Specifically, muramic acid occurs only in bacterial cell walls and is a specific biomarker for bacterial necromass C (Eq. 1).
where 45 is the conversion factor from muramic acid to bacterial necromass C.
Glucosamine occurs in both fungal and bacterial cell walls, so fungal necromass C (Eq. 2) was calculated by subtracting the bacterial-derived glucosamine from the total glucosamine, assuming that muramic acid and glucosamine occur at a 1:2 molar ratio in bacterial cell walls.
where 9 is the conversion factor from glucosamine to fungal necromass C, and 179.17 and 251.23 are the molecular weights of glucosamine and muramic acid, respectively (Liang et al. 2019).
The total microbial necromass C is the sum of fungal and bacterial necromass C and was calculated as the proportion of total soil organic C following our previous procedure (Ni et al. 2020a). The microbial necromass C to biomass C ratio (based on the chloroform fumigation extraction method) was calculated at sites where the microbial biomass C concentrations were determined. These values were calculated for the N addition and control plots separately and presented on the basis of both the soil dry mass (mg/g soil) and soil organic C concentration (% C).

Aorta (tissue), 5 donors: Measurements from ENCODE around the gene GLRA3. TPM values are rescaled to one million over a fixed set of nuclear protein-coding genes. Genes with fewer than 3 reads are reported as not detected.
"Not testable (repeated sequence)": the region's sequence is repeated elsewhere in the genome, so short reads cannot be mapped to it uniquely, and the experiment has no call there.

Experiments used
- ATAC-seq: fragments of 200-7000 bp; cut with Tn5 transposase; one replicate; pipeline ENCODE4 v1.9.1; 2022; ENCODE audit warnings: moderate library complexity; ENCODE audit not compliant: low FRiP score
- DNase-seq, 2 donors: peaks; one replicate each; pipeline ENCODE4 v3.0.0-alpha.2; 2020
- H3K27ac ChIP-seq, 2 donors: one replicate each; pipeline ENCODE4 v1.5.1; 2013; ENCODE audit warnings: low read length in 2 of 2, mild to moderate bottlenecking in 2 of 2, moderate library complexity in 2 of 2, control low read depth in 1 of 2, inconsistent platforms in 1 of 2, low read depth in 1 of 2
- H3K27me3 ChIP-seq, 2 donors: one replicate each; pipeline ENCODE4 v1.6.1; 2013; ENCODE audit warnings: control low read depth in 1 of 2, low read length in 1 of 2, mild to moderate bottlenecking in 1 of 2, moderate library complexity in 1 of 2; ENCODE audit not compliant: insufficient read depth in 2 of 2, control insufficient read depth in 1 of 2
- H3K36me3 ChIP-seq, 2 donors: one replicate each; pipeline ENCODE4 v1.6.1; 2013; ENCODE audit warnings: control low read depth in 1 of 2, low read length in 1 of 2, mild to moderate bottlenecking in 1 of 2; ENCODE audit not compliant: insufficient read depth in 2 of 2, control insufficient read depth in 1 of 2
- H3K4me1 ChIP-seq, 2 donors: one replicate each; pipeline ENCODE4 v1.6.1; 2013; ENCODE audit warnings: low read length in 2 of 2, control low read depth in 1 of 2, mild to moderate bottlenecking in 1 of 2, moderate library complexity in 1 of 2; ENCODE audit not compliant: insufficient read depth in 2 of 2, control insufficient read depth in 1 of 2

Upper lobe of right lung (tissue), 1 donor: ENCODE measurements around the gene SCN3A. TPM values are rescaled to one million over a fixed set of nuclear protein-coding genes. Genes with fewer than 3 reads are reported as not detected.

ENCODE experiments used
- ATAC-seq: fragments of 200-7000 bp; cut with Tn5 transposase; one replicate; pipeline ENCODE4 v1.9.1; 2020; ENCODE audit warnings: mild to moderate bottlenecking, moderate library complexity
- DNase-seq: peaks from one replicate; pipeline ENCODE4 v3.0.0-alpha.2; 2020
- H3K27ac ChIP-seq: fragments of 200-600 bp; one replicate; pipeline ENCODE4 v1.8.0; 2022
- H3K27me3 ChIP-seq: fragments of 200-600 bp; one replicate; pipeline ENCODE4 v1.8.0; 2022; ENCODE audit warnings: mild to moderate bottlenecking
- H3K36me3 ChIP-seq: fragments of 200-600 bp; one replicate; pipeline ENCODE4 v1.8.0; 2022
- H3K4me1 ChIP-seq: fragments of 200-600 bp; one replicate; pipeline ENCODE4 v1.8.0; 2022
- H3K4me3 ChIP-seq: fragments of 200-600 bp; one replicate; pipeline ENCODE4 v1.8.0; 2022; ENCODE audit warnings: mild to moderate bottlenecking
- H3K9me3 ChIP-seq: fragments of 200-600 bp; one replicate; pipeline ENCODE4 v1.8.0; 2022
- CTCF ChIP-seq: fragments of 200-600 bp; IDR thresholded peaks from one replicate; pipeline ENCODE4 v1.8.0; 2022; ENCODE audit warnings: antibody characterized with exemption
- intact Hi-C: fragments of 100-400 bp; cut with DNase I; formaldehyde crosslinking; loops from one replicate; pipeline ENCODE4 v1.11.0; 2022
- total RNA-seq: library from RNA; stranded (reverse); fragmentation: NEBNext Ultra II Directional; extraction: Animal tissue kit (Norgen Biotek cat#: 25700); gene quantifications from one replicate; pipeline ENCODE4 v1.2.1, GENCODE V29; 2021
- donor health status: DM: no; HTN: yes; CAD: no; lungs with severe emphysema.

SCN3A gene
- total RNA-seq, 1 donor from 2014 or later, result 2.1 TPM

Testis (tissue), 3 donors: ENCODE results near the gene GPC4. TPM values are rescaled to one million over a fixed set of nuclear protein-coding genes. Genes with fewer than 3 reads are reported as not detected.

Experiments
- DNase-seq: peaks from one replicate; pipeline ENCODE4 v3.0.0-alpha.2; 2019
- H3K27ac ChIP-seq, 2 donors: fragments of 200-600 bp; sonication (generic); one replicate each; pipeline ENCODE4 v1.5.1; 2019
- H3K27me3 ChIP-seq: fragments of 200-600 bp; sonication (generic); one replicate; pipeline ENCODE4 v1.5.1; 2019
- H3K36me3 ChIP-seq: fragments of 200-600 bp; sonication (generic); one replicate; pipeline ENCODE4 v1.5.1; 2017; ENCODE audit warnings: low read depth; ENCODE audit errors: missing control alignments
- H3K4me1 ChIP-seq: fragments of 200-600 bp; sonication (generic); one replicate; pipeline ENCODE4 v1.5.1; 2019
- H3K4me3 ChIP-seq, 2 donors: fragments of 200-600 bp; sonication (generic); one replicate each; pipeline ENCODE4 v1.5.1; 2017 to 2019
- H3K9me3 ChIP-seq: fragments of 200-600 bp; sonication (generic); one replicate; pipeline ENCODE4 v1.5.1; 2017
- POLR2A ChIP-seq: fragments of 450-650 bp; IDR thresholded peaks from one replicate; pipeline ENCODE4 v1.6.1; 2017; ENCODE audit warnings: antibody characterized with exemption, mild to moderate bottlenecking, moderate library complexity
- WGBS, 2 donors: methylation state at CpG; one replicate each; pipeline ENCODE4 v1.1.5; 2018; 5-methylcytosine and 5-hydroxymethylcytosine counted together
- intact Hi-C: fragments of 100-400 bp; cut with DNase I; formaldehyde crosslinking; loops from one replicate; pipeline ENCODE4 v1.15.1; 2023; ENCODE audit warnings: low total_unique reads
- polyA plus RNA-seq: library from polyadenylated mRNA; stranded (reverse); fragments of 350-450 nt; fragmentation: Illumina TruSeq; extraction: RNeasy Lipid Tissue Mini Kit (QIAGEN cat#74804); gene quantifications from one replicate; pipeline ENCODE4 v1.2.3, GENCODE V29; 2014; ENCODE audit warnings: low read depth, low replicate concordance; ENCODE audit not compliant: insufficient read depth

Weighted effect sizes were used to quantify the overall influence of N addition on soil microbial necromass C following our previous procedures (Ni et al. 2017). The mean values (XN for N addition and Xc for control), standard deviations (SN for N addition and Sc for control), and sample sizes (nN for N addition and nc for control) at both the N addition and control plots were employed to calculate the individual effect size (lnE; Eq. 3; Tables S5 and S6; Dataset S2), variance (v; Eq. 4), and weighting factor (w; Eq. 5). The frequency of individual effect size was assumed to follow a normal distribution and to fit a Gaussian function (all P < 0.0001; Fig. S4).